After 99% you note that all the sounds of nature - birds, animals, insects - have all ceased and the light itself is rapidly going out of the sky, itself having become bluer than you've ever seen it before. In last 45 seconds before the onset of totality even the breeze dies out and everything is silence! Nearly all viewers, no matter how experienced, report a chill of primitive fear run up their spine as the light in the sky and terrain dies out as if someone were turning down a giant rheostat. Looking at your surrounding may show errie rippling bands of light and dark racing across the ground, or on the walls of buildings. A glance to your west shows a gigantic dark mass in that portion of the sky. It can be seen moving upward higher and higher in the heavens literally from moment to moment! Its leading edge grows very sharp and in the last seconds before totality it appears as if an enormous dark drapery is being drawn across the heavens...and as it touches the sun the eclipse is total!

 

Now I'm going stop here to leave you first-timers hanging and not describe the wonderous sights you will behold in the following minutes within totality and spoil your fun, but the events of totality are even more amazing than the run up before it...especially if you can force yourself away from looking only at the eclipsed sun and turn yourself around full circle every 30 seconds, or so, to see what's happening. 

 

BrooksObs 


Edited by BrooksObs, 26 April 2017 - 09:14 AM.

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#22 REC

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Posted 26 April 2017 - 10:01 AM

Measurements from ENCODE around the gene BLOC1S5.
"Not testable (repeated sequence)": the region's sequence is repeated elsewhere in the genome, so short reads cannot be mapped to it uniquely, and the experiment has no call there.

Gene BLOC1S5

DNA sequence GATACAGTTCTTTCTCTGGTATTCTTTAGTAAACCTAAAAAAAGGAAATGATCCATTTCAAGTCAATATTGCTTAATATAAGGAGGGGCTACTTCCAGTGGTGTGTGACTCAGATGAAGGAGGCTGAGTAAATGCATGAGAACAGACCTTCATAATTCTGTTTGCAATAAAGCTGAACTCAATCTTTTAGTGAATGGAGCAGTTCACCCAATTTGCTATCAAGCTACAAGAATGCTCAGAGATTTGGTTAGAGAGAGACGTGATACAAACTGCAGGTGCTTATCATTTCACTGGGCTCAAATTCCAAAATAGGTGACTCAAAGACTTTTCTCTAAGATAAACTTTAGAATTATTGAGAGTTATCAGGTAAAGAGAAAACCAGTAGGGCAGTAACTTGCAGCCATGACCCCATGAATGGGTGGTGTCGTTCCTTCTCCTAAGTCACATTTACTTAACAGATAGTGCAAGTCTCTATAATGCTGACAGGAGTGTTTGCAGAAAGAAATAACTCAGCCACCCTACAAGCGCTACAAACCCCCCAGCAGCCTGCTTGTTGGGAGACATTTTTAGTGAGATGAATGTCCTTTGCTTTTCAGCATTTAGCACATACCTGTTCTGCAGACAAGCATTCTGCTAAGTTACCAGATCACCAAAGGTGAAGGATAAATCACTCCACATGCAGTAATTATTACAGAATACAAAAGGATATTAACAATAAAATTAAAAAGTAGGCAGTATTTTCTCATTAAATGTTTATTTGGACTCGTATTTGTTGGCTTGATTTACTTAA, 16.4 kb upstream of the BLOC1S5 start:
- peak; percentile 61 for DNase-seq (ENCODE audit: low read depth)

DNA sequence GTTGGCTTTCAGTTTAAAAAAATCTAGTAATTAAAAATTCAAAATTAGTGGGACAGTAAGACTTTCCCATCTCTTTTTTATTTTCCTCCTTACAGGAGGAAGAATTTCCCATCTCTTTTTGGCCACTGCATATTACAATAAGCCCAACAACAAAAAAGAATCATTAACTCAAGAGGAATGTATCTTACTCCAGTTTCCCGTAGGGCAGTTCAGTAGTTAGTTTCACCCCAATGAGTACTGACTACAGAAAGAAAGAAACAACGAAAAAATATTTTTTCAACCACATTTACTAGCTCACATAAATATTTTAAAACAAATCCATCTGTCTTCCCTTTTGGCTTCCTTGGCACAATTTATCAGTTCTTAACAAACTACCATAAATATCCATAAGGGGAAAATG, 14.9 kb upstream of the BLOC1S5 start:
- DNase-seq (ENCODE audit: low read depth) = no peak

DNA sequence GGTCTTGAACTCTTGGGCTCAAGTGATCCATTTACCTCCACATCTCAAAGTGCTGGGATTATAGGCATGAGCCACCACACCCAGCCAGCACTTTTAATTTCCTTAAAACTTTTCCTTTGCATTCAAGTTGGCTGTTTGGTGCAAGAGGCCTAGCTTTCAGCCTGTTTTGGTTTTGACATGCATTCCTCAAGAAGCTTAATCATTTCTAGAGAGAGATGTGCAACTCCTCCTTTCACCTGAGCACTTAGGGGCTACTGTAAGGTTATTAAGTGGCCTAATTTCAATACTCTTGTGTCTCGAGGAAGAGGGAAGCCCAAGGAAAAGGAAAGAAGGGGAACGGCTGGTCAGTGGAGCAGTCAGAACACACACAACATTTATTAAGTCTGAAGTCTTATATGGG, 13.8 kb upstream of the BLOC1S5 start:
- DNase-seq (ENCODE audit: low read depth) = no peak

Colombia, SC or Clemson SC, still up in the air. Need plan A and B because of the weather.



#23 Tonk

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Posted 26 April 2017 - 10:46 AM

I've seen 3 total eclipses, 2 annular and many partial eclipses and can say that annular and partial are absolutely nothing in comparison to the experience of a total eclipse. So it you can get to see it total - absolutely do it.

There is so much subtle stuff going during total eclipse that it may take observing more than one to get to appreciate all the effects. The last one I experienced (2009 off coast of Iwo Jima) I spent the middle 3 minutes of the 6+ minutes of totality looking at the far horizon and what the moon shadow was doing on far off cloud banks. If its your first you really should look at the solar corona and prominences - you don't see these with partial or annular eclipses


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#24 Don W

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Posted 26 April 2017 - 11:25 AM

York, Nebraska, Holiday Inn.


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#25 deSitter

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Posted 26 April 2017 - 11:53 AM

Snake River Valley, Idaho.

 

-drl